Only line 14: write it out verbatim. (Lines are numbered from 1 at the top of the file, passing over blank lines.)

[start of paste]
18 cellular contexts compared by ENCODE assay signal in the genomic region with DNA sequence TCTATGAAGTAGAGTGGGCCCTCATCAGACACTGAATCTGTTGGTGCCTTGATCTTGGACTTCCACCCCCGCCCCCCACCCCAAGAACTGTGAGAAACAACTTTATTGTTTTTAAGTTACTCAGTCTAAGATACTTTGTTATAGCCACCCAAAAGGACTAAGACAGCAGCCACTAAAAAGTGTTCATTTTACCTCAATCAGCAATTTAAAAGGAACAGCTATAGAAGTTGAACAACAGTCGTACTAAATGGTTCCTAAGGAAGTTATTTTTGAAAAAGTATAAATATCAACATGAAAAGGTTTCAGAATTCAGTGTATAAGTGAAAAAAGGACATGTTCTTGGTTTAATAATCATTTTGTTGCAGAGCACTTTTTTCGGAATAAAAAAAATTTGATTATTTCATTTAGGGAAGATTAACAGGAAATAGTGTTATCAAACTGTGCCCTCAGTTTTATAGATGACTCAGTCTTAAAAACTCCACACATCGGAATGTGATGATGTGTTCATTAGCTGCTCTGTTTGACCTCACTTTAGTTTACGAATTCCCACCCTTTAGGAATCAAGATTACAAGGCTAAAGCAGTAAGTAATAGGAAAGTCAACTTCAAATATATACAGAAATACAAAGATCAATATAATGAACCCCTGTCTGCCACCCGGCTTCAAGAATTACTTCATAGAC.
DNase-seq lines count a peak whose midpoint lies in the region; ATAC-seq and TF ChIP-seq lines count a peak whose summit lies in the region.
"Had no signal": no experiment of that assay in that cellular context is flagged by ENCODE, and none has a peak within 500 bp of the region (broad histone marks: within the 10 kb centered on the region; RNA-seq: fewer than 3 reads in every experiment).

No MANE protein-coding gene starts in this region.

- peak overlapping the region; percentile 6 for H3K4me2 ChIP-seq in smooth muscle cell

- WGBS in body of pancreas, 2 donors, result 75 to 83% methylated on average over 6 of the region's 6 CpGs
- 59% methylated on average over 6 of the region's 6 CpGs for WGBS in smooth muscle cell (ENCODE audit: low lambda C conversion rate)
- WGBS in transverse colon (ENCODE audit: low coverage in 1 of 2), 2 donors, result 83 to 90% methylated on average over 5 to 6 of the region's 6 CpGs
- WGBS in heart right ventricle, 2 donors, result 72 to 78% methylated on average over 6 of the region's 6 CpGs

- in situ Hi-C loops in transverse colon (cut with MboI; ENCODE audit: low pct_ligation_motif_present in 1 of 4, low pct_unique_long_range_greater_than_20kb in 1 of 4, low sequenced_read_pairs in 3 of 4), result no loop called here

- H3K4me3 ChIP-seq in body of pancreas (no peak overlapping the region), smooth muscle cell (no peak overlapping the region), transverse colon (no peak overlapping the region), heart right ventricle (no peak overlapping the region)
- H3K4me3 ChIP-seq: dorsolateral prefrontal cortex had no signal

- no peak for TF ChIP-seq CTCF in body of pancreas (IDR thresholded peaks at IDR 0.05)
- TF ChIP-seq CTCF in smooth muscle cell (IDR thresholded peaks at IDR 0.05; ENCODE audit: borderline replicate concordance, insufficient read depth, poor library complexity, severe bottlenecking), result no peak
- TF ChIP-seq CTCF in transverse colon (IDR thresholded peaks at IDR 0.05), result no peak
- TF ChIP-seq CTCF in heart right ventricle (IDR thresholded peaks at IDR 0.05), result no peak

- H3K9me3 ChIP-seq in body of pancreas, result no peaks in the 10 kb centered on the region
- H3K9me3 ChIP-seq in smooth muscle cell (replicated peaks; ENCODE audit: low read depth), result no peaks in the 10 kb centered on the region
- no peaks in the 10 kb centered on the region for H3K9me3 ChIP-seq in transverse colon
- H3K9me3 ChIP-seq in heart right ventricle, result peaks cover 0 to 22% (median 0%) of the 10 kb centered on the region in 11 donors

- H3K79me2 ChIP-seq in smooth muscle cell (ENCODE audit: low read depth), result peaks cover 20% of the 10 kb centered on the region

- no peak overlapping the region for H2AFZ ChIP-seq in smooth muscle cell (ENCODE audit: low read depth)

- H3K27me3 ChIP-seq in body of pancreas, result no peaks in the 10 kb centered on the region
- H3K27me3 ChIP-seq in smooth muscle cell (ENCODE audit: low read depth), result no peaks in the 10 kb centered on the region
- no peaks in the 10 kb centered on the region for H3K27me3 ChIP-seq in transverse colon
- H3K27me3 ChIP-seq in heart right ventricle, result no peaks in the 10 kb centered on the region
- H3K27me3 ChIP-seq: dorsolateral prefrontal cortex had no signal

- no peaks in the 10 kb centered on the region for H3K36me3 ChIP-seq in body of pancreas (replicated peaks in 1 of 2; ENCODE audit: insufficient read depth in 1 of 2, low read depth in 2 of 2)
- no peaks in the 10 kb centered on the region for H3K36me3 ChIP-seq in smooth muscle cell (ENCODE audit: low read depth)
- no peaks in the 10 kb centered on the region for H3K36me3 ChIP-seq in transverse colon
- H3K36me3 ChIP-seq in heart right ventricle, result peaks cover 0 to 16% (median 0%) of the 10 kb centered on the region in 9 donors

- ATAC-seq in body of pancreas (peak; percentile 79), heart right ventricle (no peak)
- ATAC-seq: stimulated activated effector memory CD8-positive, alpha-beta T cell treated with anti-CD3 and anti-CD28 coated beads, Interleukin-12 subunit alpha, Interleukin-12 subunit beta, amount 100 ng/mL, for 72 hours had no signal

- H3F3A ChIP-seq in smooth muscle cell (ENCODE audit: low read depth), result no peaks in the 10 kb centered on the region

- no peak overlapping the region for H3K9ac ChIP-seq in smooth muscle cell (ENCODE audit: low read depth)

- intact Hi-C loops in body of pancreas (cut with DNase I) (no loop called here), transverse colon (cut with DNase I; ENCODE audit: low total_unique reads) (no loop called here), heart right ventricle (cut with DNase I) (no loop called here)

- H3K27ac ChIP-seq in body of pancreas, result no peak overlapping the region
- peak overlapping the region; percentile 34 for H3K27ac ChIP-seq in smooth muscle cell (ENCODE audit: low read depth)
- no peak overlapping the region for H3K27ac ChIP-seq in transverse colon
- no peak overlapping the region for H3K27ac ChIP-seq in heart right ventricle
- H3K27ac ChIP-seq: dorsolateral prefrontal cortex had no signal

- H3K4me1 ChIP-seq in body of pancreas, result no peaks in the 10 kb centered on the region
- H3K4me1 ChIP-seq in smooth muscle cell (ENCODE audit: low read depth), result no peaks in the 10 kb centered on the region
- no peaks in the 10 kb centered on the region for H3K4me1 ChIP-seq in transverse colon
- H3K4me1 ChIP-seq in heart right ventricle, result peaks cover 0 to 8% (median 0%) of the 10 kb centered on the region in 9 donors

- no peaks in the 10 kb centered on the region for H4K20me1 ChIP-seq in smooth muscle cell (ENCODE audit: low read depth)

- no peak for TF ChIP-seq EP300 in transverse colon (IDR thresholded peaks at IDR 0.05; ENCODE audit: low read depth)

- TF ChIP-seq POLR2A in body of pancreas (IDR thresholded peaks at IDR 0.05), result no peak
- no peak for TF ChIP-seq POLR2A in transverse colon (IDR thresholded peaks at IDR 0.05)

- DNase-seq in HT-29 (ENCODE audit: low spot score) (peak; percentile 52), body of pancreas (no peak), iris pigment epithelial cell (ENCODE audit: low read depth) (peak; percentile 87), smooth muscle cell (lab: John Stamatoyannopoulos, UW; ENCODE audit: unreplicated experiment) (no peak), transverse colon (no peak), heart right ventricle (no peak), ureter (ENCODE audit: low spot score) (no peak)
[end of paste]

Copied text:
- TF ChIP-seq CTCF in smooth muscle cell (IDR thresholded peaks at IDR 0.05; ENCODE audit: borderline replicate concordance, insufficient read depth, poor library complexity, severe bottlenecking), result no peak